That power supply may not cut it for an Athlon X2 3800+; check your motherboard specs carefully and make sure that you don’t need a 24-pin, dual-12v power supply. I got bit by that on my most recent upgrade.

Also, ditch the ECS and go for an Abit, Asus, or DFI board, IMHO. The ECS boards I’ve seen haven’t been nearly as nicely engineered as the brands I mentioned. Cheap noisy fans, etc.

Glad I held off… On another forum I stated that I was worried about going with a 939 socket because I knew AMD was coming out with a new socket and I didn’t want to be stuck without an upgrade path again like I am with the 754. I was told several time that AMD was going to support the 939 for a long time and I shouldn’t worry about it. Well, I’m glad I didn’t listen to them! From Anandtech’s review of the AMD FX-60 titled farewell to socket 939.

"Then there’s the issue of AMD’s upcoming Socket-AM2; due out in another few months, you obviously won’t be able to use any Socket-939 processors in the new motherboards and there will be no upgrade path beyond the FX-60 for current 939 owners

I was browsing this thread, I’ve got about $1200-1400 I can throw at a new system, and I’m not getting a new monitor, but this part caught my attention, about the upgrade paths.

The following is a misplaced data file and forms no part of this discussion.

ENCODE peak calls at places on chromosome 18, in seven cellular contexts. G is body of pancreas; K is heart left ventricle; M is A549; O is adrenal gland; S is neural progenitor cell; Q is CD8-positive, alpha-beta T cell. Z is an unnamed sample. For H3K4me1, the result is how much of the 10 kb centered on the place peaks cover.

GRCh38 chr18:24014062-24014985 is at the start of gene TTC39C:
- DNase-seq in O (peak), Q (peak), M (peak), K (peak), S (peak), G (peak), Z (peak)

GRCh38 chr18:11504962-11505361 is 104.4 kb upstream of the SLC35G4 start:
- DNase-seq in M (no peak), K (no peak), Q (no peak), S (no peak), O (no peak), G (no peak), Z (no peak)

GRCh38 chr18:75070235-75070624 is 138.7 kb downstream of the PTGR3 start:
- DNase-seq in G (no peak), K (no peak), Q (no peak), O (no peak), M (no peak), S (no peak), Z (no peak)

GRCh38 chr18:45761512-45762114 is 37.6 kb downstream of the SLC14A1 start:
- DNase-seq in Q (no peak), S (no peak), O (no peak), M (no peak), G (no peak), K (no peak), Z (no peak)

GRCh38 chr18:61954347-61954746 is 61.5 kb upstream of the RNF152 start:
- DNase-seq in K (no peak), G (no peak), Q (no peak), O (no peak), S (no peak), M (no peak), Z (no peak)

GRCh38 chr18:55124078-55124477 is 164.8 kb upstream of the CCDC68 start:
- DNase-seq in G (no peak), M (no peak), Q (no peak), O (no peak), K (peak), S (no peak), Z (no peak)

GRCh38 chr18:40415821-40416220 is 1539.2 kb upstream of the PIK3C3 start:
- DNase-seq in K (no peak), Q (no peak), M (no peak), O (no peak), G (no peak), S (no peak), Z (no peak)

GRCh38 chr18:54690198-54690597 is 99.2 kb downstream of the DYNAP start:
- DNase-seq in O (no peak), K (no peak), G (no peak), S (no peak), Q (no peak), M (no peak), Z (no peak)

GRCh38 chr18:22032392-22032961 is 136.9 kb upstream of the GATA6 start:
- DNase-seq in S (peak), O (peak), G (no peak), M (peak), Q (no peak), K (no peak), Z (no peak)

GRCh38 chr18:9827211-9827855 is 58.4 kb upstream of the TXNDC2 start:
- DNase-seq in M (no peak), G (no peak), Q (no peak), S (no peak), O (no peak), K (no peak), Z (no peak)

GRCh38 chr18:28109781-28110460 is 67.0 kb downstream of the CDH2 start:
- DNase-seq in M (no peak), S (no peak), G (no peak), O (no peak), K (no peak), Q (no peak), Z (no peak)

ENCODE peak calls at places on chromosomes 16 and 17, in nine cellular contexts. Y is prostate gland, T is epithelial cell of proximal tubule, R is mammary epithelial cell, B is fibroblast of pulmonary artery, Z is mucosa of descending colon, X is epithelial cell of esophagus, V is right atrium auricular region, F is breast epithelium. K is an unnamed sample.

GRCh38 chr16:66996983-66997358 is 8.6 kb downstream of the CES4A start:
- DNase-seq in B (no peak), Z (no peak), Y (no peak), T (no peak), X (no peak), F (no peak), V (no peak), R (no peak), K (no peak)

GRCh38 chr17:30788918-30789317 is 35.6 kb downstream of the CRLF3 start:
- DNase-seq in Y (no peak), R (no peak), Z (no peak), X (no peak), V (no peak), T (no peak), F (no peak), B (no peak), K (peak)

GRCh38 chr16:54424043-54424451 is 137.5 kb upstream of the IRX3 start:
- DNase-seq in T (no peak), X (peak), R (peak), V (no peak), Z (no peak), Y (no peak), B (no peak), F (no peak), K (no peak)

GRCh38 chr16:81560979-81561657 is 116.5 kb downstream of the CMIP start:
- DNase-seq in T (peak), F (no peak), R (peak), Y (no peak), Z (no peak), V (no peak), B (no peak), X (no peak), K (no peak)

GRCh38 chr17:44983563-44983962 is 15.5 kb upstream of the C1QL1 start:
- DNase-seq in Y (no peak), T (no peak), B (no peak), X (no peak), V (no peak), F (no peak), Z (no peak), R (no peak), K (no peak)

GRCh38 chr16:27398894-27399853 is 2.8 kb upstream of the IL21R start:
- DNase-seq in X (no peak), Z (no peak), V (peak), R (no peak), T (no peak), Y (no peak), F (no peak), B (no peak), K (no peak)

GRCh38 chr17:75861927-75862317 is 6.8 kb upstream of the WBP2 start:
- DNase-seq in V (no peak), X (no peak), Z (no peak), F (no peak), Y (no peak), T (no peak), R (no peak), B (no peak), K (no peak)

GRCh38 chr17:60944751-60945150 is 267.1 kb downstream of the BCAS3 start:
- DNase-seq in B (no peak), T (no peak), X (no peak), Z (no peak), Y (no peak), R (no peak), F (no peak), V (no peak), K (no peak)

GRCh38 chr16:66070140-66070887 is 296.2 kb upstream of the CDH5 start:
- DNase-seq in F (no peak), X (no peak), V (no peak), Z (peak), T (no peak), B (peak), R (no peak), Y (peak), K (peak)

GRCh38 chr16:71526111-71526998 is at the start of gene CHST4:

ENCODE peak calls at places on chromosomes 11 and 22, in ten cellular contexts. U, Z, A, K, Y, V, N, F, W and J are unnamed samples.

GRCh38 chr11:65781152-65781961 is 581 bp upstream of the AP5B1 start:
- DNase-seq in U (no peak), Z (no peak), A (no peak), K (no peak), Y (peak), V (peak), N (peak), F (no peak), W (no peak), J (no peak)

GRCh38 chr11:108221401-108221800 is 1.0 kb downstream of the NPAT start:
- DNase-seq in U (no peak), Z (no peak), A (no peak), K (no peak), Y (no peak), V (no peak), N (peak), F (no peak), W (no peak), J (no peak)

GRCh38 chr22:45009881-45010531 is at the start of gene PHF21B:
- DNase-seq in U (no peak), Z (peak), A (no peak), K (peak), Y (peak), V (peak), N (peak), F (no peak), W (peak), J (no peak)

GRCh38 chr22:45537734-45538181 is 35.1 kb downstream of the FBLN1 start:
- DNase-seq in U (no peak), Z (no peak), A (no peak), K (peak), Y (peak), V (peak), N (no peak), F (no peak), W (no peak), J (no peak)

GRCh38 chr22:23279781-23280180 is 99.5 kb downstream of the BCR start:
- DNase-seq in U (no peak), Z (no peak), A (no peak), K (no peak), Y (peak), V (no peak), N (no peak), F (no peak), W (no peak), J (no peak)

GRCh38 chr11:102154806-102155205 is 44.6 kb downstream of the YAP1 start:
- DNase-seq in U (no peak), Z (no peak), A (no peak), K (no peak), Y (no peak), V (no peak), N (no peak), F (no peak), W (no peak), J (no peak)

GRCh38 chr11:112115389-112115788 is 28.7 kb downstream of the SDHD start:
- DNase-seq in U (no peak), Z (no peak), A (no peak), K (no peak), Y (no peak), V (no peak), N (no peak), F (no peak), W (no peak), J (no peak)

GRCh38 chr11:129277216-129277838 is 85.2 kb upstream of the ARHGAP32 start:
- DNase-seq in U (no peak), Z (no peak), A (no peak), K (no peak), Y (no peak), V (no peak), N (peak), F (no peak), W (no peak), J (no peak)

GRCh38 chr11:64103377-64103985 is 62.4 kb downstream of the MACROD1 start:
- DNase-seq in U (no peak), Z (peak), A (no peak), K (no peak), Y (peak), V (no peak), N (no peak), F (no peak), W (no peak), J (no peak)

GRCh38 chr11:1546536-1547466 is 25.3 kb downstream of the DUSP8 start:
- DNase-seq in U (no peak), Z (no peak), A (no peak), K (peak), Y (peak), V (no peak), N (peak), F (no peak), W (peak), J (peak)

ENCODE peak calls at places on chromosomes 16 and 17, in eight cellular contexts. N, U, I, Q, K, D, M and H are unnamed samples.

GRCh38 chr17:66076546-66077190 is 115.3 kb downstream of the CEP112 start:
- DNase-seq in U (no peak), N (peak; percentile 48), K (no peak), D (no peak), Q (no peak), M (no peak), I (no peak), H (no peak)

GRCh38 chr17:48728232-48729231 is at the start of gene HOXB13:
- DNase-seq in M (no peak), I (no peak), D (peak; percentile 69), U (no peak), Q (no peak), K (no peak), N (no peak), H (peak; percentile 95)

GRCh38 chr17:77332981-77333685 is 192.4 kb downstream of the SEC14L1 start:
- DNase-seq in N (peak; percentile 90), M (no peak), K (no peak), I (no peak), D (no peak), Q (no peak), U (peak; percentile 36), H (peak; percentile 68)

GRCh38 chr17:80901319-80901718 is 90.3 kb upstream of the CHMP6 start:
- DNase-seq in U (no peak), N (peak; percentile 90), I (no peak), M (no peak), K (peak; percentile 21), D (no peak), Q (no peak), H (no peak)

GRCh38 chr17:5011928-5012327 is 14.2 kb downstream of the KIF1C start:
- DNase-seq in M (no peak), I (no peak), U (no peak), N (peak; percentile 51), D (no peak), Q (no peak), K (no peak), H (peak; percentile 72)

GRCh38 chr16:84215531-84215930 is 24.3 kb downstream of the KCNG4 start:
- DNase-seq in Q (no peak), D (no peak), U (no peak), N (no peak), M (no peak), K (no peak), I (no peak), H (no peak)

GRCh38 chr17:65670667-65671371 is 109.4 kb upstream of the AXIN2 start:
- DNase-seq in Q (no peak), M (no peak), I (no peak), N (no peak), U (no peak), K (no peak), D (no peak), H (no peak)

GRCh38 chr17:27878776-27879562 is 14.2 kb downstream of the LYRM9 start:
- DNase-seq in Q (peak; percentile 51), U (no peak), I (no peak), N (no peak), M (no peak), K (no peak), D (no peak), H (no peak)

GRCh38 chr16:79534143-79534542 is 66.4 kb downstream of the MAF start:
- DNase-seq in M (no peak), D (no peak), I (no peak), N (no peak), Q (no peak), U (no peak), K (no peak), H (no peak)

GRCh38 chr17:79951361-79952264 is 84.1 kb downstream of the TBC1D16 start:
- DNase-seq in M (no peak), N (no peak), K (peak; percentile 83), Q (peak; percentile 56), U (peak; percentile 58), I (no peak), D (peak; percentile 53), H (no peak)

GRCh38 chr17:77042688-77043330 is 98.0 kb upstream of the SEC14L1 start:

For me this is just gut feeling and speculation, but over the course of about the 3 years I try to get out of a system, it seems like your upgrade path is always going to get hosed one way or another. between processor sockets, video card interfaces, changes in RAM, and who knows what else, it’s never seemed likely to me that you’d be hanging onto the same motherboard for more than two years, tops, if you wanted to start replacing parts that early. So is the lack of an upgrade path on the AMD really that big a deal if I’m already kind of resigned to another round of upgrading everything in 3 years?

Erm, I’ve never done a PC upgrade where I didn’t have to buy a new mobo as well. Are people really concerned with a socket standard that lasts? It’s not like I wait eternities before upgrades either – usually just a year before I make the next leap.

You can count on being able to increase the performance of a 3800+ by at least 30% by buying faster Socket 939 CPUs as they come down in price (and despite what they say, who knows what they may eventually offer), so it’s not a total dead-end. Given that the coming-soon socket isn’t even available yet, I can’t say it’s if it’s a huge deal or not.

The only throwaway moving to the M2 should be RAM and CPU.

I agree with ciparis. By the time you need more speed than an FX-60, you’ll be ready for another system upgrade anyway. In 12-18 months, a reduced price FX-60, coupled with the graphics cards that will be released over the next 2-3 years should serve you quite well. I wouldn’t wait on socket AM2 if I were looking to build a rig. Just turn over your parts on some hardware “For Sale” forum, and pick up the AM2 if you must have it before your normal upgrade cycle kicks in.